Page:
Thursday, December 25, 2008

Christmas in Convertible Currency

Well it’s true that in Cuba we can now celebrate Christmas. When I was girl Christmas wasn’t spoken of, nor was there a little tree in my house until I was about 13 or so, and it took me a tremendous amount of work to convince my father to get me one. Since the Pope came, fortunately, the 25th is a holiday and we celebrate the 24th and the 25th as we’re able, even though there isn’t much food, but at least the family gathers and we wait for the new year and not the first of January, which seems the same but it’s not, as we all know.
The Christmas tree is more complicated, it costs a lot to buy one, all the ornaments are sold in CUCs and the tree itself cost no less than 10. My friends almost all have trees of about their own age and I even know someone who bought his tree in Russia, where it seems that since the ‘70s they were not as radical on the point.
Maybe because of the fact that I couldn’t enjoy Christmas festivities when I was a child, this time of year makes me dream. Every year I say to myself This year I’ll buy a tree. But when December comes my purse is empty and I leave it for the next year.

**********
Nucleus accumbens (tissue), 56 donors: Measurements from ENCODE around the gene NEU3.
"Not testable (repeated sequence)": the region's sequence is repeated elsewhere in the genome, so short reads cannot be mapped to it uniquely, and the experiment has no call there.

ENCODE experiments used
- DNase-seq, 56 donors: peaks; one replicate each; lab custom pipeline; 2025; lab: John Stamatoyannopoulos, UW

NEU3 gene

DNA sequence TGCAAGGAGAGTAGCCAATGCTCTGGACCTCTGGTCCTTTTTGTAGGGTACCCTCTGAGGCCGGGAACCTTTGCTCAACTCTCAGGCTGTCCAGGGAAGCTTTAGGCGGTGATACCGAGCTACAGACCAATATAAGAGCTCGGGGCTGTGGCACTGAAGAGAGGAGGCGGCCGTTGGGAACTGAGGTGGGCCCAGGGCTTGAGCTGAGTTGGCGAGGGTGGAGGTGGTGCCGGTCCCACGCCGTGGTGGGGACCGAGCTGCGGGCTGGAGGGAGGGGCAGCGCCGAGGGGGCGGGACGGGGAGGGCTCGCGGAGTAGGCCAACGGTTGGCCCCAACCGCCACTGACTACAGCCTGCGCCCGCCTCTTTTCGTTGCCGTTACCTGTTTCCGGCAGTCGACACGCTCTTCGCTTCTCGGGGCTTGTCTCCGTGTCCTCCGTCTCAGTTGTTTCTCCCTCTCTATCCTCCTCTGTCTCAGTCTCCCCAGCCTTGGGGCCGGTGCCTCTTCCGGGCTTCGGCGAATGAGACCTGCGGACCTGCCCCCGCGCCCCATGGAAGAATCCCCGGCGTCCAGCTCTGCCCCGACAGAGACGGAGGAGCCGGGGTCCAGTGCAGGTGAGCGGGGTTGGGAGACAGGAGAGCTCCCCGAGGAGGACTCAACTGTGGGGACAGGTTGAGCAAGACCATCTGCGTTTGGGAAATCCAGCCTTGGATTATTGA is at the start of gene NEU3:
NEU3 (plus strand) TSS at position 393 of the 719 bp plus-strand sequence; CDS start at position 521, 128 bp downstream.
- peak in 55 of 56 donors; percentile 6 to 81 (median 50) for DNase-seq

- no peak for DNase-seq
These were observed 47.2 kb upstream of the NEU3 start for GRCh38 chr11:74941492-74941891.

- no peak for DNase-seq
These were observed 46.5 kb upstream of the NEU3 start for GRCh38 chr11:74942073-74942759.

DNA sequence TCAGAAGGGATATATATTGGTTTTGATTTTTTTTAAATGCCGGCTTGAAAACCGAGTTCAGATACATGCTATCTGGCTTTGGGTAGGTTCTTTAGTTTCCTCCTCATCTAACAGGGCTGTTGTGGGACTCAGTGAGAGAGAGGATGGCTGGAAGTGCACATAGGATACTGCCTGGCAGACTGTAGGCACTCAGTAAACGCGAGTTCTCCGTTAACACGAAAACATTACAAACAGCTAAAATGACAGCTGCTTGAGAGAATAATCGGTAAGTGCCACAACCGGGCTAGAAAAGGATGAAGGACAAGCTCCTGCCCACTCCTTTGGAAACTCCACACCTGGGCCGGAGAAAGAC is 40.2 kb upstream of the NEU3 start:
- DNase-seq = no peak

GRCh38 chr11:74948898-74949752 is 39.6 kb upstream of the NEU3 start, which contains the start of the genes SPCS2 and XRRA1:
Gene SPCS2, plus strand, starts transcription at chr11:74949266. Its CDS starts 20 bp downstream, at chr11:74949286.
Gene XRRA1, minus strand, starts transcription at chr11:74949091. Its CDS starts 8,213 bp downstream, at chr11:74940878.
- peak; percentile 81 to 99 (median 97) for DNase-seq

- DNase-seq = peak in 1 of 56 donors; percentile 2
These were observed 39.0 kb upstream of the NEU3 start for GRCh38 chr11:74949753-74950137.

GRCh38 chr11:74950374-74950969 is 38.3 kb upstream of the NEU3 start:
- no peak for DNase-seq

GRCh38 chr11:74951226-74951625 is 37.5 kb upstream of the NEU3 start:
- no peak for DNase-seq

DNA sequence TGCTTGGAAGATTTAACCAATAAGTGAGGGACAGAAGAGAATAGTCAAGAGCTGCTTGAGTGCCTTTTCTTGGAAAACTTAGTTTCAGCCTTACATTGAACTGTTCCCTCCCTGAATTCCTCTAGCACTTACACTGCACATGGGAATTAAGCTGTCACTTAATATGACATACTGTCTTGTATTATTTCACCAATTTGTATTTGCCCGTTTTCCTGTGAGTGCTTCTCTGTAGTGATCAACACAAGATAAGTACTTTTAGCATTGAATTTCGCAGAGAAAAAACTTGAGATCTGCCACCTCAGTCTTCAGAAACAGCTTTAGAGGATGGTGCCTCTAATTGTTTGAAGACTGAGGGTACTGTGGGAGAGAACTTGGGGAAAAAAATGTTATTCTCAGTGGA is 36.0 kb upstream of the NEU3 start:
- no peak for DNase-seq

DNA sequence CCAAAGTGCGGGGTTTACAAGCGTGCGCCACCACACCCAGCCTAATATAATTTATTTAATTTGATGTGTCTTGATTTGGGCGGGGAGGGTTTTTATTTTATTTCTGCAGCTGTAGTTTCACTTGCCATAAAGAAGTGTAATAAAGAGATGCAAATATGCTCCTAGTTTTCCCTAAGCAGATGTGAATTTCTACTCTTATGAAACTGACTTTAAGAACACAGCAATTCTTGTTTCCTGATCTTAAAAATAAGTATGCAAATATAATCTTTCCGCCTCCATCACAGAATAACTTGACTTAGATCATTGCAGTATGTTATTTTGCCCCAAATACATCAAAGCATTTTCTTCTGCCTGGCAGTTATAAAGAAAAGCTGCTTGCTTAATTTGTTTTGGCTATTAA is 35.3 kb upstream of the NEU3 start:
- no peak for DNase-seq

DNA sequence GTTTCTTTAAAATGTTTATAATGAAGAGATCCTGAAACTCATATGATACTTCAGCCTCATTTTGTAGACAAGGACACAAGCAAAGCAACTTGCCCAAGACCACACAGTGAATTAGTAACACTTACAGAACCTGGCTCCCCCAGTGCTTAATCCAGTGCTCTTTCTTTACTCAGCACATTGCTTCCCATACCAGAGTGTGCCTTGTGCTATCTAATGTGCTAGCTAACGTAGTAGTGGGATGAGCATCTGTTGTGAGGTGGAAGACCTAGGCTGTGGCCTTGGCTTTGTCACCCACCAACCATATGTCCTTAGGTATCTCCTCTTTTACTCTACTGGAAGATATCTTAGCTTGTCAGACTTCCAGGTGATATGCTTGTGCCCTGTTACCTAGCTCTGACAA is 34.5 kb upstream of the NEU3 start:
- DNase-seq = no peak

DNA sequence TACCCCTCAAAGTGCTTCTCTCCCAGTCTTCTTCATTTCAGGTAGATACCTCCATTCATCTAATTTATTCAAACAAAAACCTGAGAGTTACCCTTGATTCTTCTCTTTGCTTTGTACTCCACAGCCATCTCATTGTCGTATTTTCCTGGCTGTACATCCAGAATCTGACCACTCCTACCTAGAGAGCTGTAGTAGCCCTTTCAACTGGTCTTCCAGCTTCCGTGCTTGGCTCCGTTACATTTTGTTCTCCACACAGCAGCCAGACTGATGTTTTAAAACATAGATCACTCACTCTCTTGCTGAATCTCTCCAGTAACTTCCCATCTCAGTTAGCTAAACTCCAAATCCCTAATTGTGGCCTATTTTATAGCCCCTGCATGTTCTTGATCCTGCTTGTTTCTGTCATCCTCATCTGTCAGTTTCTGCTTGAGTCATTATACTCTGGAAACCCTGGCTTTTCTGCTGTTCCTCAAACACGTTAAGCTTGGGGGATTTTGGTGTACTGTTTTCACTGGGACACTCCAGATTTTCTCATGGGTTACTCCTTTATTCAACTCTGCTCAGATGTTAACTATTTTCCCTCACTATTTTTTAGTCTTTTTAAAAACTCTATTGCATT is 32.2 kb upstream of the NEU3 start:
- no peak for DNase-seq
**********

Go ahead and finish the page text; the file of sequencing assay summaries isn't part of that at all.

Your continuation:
I like to walk the streets and see two or three houses with lights on display, today there are only a few but perhaps someday there will be more. In the same way, the Christmas ornaments that are sold in some convertible currency centers seem terrible to me, a piece of green bush tied to a tube isn’t necessarily identified with a Christmas theme… but still.
The peso stores, the schools and the like are still in the ‘80s. For our children in day care centers, Christmas hasn’t yet arrived.

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